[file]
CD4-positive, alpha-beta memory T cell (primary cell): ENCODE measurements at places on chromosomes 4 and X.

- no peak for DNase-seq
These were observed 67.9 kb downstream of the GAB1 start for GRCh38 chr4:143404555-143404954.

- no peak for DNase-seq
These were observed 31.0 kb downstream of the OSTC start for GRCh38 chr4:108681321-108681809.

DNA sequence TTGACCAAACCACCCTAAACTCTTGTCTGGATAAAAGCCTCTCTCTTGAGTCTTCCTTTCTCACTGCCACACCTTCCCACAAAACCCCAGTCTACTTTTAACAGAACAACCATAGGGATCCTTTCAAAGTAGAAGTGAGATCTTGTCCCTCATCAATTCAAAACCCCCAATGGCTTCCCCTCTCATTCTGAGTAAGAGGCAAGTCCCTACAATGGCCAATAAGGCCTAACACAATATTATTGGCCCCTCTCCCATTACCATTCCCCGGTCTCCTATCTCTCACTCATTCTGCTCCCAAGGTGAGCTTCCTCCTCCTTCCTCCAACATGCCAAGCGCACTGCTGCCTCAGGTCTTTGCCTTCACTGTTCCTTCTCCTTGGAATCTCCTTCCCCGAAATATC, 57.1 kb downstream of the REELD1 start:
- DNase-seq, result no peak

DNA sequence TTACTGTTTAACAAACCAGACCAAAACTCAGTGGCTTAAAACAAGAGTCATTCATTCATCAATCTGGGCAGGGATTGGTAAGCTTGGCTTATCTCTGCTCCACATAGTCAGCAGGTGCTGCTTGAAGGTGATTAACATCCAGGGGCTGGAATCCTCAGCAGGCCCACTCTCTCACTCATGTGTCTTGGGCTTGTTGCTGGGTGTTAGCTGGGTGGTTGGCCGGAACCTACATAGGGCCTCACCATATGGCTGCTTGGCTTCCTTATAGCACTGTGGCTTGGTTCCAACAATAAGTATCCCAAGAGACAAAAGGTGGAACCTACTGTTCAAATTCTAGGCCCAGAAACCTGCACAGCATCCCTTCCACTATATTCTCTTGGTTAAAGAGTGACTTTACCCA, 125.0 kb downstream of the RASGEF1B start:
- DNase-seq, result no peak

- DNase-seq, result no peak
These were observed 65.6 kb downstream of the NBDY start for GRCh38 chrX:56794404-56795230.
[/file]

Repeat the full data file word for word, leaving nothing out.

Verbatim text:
CD4-positive, alpha-beta memory T cell (primary cell): ENCODE measurements at places on chromosomes 4 and X.

- no peak for DNase-seq
These were observed 67.9 kb downstream of the GAB1 start for GRCh38 chr4:143404555-143404954.

- no peak for DNase-seq
These were observed 31.0 kb downstream of the OSTC start for GRCh38 chr4:108681321-108681809.

DNA sequence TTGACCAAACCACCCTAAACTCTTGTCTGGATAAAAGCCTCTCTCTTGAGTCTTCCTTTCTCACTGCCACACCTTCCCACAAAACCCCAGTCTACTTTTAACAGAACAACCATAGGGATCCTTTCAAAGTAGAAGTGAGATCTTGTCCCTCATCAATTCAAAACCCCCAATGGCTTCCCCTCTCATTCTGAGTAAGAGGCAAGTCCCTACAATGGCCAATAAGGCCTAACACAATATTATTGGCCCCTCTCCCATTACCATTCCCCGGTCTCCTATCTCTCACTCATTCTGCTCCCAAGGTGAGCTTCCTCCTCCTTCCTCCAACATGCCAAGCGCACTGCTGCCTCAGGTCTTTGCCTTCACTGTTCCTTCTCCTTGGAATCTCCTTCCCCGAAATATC, 57.1 kb downstream of the REELD1 start:
- DNase-seq, result no peak

DNA sequence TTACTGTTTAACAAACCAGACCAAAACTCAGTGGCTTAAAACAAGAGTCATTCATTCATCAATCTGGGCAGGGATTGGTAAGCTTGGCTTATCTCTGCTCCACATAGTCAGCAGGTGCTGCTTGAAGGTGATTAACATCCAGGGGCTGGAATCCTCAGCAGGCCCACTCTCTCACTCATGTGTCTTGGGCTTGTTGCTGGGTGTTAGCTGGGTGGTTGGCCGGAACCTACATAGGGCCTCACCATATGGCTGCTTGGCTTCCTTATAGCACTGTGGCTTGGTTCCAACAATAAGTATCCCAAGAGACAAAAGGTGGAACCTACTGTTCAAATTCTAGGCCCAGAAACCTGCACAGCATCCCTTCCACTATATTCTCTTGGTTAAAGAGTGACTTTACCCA, 125.0 kb downstream of the RASGEF1B start:
- DNase-seq, result no peak

- DNase-seq, result no peak
These were observed 65.6 kb downstream of the NBDY start for GRCh38 chrX:56794404-56795230.